in ECMAScript

JavaScript. The Core: 2nd Edition

This is the second edition of the JavaScript. The Core overview lecture, devoted to ECMAScript programming language and core components of its runtime system.

Audience: experienced programmers, professionals.

The first edition of the article covers generic aspects of JS language, using abstractions mostly from the legacy ES3 spec, with some references to the appropriate changes in ES5 and ES6+.

Starting since ES2015, the specification changed descriptions and structure of some core components, introduced new models, etc. And in this edition we focus on the newer abstractions, updated terminology, but still maintaining the very basic JS structures which stay consistent throughout the spec versions.

This article covers ES2017+ runtime system.

Note: the latest version of the ECMAScript specification can be found on the TC-39 website.

We start our discussion with the concept of an object, which is fundamental to ECMAScript.

ECMAScript is an object-oriented programming language with the prototype-based organization, having the concept of an object as its core abstraction.

Def. 1: Object: An object is a collection of properties, and has a single prototype object. The prototype may be either an object or the null value.

Let’s take a basic example of an object. A prototype of an object is referenced by the internal [[Prototype]] property, which to user-level code is exposed via the __proto__ property.

For the code:

let point = {
  x: 10,
  y: 20,
};

we have the structure with two explicit own properties and one implicit __proto__ property, which is the reference to the prototype of point:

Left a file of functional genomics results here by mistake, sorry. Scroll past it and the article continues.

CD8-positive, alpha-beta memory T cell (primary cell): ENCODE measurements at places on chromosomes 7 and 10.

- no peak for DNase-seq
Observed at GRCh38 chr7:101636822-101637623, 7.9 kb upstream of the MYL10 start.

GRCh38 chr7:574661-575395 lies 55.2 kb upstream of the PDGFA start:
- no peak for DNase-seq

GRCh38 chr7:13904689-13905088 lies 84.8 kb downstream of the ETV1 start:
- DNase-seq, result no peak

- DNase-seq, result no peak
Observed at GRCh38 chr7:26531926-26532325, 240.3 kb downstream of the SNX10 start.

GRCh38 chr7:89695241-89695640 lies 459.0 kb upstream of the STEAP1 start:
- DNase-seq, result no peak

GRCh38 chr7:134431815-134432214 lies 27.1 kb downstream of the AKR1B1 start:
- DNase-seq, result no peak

Figure 1. A basic object with a prototype.

Figure 1. A basic object with a prototype.

Note: objects may store also symbols. You can get more info on symbols in this documentation.

The prototype objects are used to implement inheritance with the mechanism of dynamic dispatch. Let’s consider the prototype chain concept to see this mechanism in detail.

Every object, when is created, receives its prototype. If the prototype is not set explicitly, objects receive default prototype as their inheritance object.

Def. 2: Prototype: A prototype is a delegation object used to implement prototype-based inheritance.

The prototype can be set explicitly via either the __proto__ property, or Object.create method:

// Base object.
let point = {
  x: 10,
  y: 20,
};

// Inherit from `point` object.
let point3D = {
  z: 30,
  __proto__: point,
};

console.log(
  point3D.x, // 10, inherited
  point3D.y, // 20, inherited
  point3D.z  // 30, own
);

Note: by default objects receive Object.prototype as their inheritance object.

Any object can be used as a prototype of another object, and the prototype itself can have its own prototype. If a prototype has a non-null reference to its prototype, and so on, it is called the prototype chain.